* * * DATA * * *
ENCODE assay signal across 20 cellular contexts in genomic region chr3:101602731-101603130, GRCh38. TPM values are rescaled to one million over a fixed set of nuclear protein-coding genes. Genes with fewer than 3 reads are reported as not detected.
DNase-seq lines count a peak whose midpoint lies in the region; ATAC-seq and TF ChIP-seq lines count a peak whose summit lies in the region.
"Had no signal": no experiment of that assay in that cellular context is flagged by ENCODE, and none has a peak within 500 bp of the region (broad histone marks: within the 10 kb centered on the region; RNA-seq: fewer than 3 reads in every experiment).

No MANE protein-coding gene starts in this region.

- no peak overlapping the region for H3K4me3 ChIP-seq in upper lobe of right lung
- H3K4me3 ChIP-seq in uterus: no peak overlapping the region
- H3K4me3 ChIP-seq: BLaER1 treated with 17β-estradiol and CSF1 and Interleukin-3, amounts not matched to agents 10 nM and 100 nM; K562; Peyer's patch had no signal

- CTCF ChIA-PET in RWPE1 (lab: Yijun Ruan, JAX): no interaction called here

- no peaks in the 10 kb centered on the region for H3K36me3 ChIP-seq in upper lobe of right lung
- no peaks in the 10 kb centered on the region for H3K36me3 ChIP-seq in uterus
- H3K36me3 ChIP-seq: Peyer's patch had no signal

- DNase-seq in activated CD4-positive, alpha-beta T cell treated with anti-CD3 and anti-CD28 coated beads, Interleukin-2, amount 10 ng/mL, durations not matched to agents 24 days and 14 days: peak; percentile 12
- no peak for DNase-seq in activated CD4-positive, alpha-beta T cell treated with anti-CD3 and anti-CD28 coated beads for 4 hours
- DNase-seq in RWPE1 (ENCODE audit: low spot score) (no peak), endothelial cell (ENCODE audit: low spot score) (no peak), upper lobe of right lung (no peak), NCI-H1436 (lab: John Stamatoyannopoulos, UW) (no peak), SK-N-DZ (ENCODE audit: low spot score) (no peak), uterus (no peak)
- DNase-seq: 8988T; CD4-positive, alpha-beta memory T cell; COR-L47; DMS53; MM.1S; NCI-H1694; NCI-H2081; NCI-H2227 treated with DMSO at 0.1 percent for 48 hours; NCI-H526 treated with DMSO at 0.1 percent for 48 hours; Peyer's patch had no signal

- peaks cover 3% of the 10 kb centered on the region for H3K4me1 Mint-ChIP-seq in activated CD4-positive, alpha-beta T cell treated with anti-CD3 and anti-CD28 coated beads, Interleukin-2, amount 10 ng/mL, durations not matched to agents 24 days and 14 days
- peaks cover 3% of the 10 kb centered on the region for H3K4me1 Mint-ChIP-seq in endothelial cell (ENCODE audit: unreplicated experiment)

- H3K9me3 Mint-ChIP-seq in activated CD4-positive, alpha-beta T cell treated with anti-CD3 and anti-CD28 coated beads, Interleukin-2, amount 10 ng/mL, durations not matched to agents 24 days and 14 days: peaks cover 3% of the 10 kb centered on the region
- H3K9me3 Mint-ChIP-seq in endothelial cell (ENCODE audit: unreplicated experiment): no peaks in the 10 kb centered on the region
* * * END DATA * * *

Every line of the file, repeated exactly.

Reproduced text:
ENCODE assay signal across 20 cellular contexts in genomic region chr3:101602731-101603130, GRCh38. TPM values are rescaled to one million over a fixed set of nuclear protein-coding genes. Genes with fewer than 3 reads are reported as not detected.
DNase-seq lines count a peak whose midpoint lies in the region; ATAC-seq and TF ChIP-seq lines count a peak whose summit lies in the region.
"Had no signal": no experiment of that assay in that cellular context is flagged by ENCODE, and none has a peak within 500 bp of the region (broad histone marks: within the 10 kb centered on the region; RNA-seq: fewer than 3 reads in every experiment).

No MANE protein-coding gene starts in this region.

- no peak overlapping the region for H3K4me3 ChIP-seq in upper lobe of right lung
- H3K4me3 ChIP-seq in uterus: no peak overlapping the region
- H3K4me3 ChIP-seq: BLaER1 treated with 17β-estradiol and CSF1 and Interleukin-3, amounts not matched to agents 10 nM and 100 nM; K562; Peyer's patch had no signal

- CTCF ChIA-PET in RWPE1 (lab: Yijun Ruan, JAX): no interaction called here

- no peaks in the 10 kb centered on the region for H3K36me3 ChIP-seq in upper lobe of right lung
- no peaks in the 10 kb centered on the region for H3K36me3 ChIP-seq in uterus
- H3K36me3 ChIP-seq: Peyer's patch had no signal

- DNase-seq in activated CD4-positive, alpha-beta T cell treated with anti-CD3 and anti-CD28 coated beads, Interleukin-2, amount 10 ng/mL, durations not matched to agents 24 days and 14 days: peak; percentile 12
- no peak for DNase-seq in activated CD4-positive, alpha-beta T cell treated with anti-CD3 and anti-CD28 coated beads for 4 hours
- DNase-seq in RWPE1 (ENCODE audit: low spot score) (no peak), endothelial cell (ENCODE audit: low spot score) (no peak), upper lobe of right lung (no peak), NCI-H1436 (lab: John Stamatoyannopoulos, UW) (no peak), SK-N-DZ (ENCODE audit: low spot score) (no peak), uterus (no peak)
- DNase-seq: 8988T; CD4-positive, alpha-beta memory T cell; COR-L47; DMS53; MM.1S; NCI-H1694; NCI-H2081; NCI-H2227 treated with DMSO at 0.1 percent for 48 hours; NCI-H526 treated with DMSO at 0.1 percent for 48 hours; Peyer's patch had no signal

- peaks cover 3% of the 10 kb centered on the region for H3K4me1 Mint-ChIP-seq in activated CD4-positive, alpha-beta T cell treated with anti-CD3 and anti-CD28 coated beads, Interleukin-2, amount 10 ng/mL, durations not matched to agents 24 days and 14 days
- peaks cover 3% of the 10 kb centered on the region for H3K4me1 Mint-ChIP-seq in endothelial cell (ENCODE audit: unreplicated experiment)

- H3K9me3 Mint-ChIP-seq in activated CD4-positive, alpha-beta T cell treated with anti-CD3 and anti-CD28 coated beads, Interleukin-2, amount 10 ng/mL, durations not matched to agents 24 days and 14 days: peaks cover 3% of the 10 kb centered on the region
- H3K9me3 Mint-ChIP-seq in endothelial cell (ENCODE audit: unreplicated experiment): no peaks in the 10 kb centered on the region